New Zealand Rugby chairman Brent Impey denied there was any conflict of interest now that the organisation had acquired a 5 per cent stake in Sky.

He said NZR would not stand in the way of Sky bidding for other rugby rights and that his organisation remained committed to doing what was best for the game and for viewers.

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He did, however, acknowledge that this was possibly the first time in the world that a sport has become a shareholder in the broadcaster.

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"We've broken new ground here," he said.

Asked whether Spark's problems in streaming the Rugby World Cup had any impact on the decision, Impey said the "so-called technical glitches" of Spark had nothing to do with company awarding its rugby rights to Sky.

Impey did, however, acknowledge that reaching rural New Zealand was a "critical part" of the discussions.

He said the technology wasn't there yet when it came to delivering its services to rural sections of society and that Sky has proven itself a capable broadcast partner.

Sky has served as New Zealand Rugby's partner for the past 25 years.

Spark was not given an opportunity to bid for the rugby rights, with NZR coming to a decision within the timeframe of the exclusive re-negotiation agreement it had with Sky.

Impey said that the deal was really struck at the 11th hour, with that exclusive period coming to a close on Sunday night.

Neither Impey nor Sky chief executive Martin Stewart would comment on the value of the deal, which sources estimate to be worth as much as $400 million.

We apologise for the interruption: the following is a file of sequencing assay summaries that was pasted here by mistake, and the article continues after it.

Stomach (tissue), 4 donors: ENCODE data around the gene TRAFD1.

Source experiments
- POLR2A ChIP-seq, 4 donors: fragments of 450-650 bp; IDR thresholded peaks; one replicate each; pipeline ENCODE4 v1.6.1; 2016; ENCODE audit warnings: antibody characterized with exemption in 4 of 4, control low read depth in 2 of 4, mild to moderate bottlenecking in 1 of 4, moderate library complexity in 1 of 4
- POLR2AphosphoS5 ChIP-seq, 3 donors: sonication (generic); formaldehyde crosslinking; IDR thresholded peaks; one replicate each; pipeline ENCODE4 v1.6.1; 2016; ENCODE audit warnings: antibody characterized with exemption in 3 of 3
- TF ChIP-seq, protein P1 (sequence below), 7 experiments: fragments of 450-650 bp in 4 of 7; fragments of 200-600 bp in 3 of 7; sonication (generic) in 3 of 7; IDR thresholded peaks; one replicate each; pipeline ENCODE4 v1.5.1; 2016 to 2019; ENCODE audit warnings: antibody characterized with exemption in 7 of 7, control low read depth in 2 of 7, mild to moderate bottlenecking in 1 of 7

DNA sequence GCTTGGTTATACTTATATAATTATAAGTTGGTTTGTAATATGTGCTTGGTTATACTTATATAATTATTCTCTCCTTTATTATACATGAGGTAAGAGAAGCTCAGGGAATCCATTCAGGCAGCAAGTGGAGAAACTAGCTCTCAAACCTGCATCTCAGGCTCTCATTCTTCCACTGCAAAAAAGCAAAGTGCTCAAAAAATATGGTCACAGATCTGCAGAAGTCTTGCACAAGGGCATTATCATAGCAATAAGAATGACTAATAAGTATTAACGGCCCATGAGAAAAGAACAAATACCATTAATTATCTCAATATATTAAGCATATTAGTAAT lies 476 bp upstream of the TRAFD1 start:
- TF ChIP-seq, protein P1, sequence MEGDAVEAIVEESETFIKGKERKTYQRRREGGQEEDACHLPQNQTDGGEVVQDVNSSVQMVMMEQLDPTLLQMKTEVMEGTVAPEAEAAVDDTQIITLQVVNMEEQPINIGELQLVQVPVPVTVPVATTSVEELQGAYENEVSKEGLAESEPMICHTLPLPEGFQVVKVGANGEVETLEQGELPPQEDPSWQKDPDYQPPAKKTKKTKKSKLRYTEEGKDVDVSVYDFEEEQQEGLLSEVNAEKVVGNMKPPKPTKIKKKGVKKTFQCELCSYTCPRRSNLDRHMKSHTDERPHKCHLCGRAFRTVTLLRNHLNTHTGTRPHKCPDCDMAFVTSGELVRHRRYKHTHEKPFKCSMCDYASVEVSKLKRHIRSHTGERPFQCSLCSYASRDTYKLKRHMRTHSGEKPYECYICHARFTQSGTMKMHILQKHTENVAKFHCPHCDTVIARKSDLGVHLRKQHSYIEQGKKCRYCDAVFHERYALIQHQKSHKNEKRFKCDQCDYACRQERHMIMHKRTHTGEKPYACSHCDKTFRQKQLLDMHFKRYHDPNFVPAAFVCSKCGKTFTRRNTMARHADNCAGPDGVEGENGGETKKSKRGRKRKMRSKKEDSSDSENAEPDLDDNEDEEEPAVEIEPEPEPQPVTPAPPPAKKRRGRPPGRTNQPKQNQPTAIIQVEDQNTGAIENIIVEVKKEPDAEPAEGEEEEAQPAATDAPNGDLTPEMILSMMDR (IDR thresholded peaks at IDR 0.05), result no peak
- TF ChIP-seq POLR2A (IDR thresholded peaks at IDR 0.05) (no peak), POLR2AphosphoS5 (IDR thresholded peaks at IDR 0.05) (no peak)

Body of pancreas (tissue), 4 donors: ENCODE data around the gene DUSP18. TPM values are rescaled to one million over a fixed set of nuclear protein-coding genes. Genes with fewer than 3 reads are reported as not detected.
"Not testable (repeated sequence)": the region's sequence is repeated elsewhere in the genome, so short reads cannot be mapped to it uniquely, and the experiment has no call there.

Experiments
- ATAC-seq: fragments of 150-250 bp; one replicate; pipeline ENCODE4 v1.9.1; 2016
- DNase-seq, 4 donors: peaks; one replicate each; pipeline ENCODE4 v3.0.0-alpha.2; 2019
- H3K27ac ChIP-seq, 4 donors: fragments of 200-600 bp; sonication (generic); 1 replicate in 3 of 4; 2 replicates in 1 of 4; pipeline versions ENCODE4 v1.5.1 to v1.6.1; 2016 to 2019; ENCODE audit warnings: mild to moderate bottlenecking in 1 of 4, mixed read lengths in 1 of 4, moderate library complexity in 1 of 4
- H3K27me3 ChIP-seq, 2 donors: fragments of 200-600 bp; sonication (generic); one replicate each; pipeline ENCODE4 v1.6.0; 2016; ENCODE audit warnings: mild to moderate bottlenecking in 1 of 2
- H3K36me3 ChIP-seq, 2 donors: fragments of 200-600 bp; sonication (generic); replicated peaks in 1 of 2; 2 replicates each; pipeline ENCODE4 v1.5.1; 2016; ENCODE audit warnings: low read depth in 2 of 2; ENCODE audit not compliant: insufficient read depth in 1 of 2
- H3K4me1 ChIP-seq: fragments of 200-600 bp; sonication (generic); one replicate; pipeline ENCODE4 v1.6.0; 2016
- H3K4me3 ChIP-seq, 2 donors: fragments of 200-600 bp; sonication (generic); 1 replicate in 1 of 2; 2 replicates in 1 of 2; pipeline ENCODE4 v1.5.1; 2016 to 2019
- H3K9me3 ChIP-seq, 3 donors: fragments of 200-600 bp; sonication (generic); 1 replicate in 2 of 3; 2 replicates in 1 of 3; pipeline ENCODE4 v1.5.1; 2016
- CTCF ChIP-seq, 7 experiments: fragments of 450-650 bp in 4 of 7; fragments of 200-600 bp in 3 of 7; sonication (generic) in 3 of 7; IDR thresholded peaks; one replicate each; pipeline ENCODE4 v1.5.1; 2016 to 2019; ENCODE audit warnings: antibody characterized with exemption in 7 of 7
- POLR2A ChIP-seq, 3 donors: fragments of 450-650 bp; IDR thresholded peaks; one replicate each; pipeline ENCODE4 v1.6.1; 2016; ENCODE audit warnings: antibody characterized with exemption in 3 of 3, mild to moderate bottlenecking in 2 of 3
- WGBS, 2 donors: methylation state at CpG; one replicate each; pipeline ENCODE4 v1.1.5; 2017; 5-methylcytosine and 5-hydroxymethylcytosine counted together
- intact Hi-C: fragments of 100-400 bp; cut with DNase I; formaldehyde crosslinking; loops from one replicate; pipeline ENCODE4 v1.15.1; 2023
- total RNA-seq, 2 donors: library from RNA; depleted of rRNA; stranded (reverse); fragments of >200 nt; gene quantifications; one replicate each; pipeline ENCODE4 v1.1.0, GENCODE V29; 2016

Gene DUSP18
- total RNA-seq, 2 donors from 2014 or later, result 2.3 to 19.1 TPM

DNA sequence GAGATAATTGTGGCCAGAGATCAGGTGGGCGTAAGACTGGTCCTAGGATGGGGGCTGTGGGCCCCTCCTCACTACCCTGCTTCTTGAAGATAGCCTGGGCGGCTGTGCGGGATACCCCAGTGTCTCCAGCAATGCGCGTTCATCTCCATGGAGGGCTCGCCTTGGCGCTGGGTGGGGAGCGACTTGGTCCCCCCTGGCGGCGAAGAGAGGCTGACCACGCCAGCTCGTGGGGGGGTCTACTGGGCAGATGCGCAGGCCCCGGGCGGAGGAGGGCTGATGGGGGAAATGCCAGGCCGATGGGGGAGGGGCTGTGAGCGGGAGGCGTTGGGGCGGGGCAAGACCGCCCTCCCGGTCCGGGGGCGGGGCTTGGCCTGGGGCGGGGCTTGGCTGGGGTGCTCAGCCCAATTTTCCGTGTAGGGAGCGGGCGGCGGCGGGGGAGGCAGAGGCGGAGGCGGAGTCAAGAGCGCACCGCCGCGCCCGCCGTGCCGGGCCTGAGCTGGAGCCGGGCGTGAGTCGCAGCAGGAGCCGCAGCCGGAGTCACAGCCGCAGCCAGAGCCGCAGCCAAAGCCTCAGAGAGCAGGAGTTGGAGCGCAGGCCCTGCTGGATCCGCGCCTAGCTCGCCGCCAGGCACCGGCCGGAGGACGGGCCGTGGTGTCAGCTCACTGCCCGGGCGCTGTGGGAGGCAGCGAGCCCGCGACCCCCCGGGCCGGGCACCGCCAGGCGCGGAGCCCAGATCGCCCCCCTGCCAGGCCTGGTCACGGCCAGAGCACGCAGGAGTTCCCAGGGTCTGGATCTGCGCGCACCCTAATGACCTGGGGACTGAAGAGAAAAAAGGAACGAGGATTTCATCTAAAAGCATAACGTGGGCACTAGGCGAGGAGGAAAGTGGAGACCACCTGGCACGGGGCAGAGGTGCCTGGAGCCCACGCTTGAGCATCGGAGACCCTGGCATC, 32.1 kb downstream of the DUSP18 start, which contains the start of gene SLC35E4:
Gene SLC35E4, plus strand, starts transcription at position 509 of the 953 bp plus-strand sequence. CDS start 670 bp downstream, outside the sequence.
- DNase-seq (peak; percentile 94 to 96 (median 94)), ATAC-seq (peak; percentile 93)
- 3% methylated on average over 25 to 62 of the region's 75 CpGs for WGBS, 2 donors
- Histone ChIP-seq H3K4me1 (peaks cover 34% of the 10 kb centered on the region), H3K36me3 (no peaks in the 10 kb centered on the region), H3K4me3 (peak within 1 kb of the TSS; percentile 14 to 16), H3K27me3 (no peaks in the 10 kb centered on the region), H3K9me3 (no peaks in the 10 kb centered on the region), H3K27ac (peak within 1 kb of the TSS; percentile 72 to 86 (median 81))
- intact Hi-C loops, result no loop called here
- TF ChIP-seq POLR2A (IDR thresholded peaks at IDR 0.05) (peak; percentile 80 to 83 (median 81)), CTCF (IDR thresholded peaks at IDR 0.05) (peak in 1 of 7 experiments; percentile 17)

Given that NZR did not take the rights to market, it was not able to benefit from a potential bidding war between Sky and Spark Sport.

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Impey said he was not concerned by this, because his team had done extensive research on what the rights were valued at and were comfortable that they got a fair price.

Sky shares rebound


Sky TV shares shot up 20 per cent today after confirming its blockbuster deal for All Blacks and Super Rugby broadcasting rights.

The rally lifts Sky TV's total market capitalisation by about $74 million to $447m.

Shares in Sky TV rallied by 18c in the opening minutes of trade on the back of a deal between the pay TV operator and New Zealand Rugby being confirmed.

By 10.05 am Sky TV shares were trading at $1.07.

Sky TV confirmed this morning it had acquired the All Black and Super Rugby rights until 2025.

The deal also involves New Zealand Rugby taking a 5 per cent stake in Sky TV and could mean other broadcasters are locked out of rugby coverage in the future.

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The deal has had an immediate impact on Sky shares, which last week plunged below $1 for the first time in its 21 years as a listed company off the back of Spark's acquisition of the Black Caps cricket rights.

In the aftermath, Sky's share price dropped by 18c (16.22 per cent) to as low as 87c last week.

In an announcement posted to the New Zealand Stock Exchange, the broadcaster told investors it had finalised the major deal.

The company did not say how much the deal was worth, but sources suggested Sky tabled an offer of $400 million back in September.

The company confirmed that the cost of the rights materially increased from its current arrangements.

News of the deal first broke last week Friday, when sources told the Herald the deal was in the final stages.

Sky said today the deal was reached on the evening of October 13 and was subject to shareholder approval at this Thursday's annual meeting.